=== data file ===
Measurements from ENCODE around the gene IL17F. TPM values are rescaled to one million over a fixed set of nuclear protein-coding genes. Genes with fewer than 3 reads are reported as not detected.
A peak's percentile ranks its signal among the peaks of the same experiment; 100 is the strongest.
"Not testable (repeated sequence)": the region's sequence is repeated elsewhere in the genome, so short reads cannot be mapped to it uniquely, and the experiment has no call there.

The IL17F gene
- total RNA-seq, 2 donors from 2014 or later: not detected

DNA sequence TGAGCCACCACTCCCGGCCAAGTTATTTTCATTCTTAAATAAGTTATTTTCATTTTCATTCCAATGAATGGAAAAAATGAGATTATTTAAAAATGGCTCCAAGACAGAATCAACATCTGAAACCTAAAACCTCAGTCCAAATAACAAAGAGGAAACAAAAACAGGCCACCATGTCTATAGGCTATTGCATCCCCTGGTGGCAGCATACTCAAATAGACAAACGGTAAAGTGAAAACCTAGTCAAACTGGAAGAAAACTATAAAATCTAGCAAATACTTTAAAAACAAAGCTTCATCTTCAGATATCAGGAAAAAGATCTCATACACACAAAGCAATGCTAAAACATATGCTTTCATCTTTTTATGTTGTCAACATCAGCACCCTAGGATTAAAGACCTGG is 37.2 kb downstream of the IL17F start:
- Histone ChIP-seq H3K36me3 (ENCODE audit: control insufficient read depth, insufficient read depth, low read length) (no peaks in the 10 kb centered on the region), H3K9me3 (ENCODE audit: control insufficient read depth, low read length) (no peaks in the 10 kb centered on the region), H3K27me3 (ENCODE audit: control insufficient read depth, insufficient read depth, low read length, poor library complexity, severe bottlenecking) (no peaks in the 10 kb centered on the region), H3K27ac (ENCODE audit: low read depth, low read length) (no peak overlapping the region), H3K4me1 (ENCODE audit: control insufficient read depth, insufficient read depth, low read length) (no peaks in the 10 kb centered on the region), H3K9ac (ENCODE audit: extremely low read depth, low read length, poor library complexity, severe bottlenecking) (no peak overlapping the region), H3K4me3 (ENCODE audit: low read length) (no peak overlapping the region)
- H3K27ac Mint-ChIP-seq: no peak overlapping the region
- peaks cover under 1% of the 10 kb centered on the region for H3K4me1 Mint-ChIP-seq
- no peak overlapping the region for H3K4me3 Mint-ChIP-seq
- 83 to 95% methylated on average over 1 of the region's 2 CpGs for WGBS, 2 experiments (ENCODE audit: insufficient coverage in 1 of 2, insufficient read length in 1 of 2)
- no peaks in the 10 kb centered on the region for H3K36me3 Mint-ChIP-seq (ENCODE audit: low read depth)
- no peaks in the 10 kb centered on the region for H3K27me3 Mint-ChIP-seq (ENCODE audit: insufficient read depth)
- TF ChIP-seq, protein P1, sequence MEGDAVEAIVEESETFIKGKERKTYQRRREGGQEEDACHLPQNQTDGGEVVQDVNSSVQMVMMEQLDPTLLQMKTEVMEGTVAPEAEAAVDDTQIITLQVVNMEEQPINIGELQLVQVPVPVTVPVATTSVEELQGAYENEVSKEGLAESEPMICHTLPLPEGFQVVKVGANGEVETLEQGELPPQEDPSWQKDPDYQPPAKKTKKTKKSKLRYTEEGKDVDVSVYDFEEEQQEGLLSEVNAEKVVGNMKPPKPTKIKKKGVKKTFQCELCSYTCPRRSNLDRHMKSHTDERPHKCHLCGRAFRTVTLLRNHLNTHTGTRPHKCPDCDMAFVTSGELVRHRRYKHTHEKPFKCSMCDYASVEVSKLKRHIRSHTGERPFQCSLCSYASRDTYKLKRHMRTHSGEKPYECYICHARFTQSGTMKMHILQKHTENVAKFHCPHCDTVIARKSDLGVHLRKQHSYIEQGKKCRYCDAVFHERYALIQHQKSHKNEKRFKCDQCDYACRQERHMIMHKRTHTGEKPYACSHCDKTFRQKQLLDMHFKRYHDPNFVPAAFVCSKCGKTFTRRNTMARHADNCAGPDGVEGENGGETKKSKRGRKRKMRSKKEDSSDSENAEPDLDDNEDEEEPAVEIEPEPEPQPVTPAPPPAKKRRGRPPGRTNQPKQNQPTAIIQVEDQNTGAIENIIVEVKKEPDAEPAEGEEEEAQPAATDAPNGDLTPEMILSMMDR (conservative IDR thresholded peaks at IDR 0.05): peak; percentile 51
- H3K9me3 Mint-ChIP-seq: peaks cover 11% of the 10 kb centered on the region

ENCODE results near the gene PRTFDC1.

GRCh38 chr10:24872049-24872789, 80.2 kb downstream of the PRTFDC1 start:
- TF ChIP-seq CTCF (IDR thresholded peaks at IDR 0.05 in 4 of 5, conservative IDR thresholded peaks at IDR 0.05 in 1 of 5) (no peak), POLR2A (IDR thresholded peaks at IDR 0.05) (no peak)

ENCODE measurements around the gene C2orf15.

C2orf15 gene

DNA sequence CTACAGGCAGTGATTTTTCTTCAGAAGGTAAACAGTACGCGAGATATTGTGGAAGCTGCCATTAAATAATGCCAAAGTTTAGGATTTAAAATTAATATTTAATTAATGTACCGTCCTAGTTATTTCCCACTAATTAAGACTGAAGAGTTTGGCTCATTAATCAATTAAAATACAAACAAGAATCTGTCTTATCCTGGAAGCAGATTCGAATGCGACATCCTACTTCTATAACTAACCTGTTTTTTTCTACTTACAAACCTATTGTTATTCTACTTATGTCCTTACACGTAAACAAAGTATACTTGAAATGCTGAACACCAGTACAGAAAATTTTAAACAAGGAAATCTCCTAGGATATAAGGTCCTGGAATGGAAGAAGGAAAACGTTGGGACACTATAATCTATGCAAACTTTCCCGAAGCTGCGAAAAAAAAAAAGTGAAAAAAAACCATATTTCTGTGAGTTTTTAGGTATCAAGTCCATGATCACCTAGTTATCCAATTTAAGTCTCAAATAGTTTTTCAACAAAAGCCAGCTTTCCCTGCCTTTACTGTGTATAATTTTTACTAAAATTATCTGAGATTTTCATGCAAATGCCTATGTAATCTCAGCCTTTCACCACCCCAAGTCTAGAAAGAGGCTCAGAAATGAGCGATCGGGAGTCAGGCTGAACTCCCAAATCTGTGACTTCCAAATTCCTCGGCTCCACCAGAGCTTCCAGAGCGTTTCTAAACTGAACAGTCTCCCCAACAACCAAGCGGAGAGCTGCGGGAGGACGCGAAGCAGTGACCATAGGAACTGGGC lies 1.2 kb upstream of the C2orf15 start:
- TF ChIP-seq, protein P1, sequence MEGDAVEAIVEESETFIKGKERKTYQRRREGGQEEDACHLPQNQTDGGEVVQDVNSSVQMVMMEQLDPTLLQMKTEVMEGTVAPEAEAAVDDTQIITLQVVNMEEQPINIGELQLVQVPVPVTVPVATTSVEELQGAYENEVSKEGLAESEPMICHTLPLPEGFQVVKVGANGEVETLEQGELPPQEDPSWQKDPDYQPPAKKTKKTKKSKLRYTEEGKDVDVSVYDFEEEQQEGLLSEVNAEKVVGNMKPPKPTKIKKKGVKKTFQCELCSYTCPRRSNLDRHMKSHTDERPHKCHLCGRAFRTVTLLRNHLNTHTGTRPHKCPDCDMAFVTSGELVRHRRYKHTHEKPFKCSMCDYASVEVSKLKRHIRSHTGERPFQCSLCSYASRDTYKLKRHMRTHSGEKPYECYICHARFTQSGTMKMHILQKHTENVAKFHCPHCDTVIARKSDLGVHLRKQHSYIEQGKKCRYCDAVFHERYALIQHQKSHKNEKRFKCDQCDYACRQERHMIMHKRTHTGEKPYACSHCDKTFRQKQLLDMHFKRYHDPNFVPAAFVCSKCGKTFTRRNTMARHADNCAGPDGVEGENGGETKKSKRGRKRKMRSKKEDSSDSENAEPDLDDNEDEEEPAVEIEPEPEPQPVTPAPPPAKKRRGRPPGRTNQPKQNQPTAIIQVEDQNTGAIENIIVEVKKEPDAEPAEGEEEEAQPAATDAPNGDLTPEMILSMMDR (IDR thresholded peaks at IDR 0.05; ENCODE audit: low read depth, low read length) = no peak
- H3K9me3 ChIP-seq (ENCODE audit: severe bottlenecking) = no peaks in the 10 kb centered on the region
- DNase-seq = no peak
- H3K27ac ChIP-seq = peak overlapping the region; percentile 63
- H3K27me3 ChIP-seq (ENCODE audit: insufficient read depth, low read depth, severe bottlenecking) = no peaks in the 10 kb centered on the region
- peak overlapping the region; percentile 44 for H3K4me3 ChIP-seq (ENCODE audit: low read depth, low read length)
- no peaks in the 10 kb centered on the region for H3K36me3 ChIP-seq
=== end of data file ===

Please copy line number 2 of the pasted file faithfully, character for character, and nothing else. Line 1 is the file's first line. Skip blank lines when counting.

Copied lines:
A peak's percentile ranks its signal among the peaks of the same experiment; 100 is the strongest.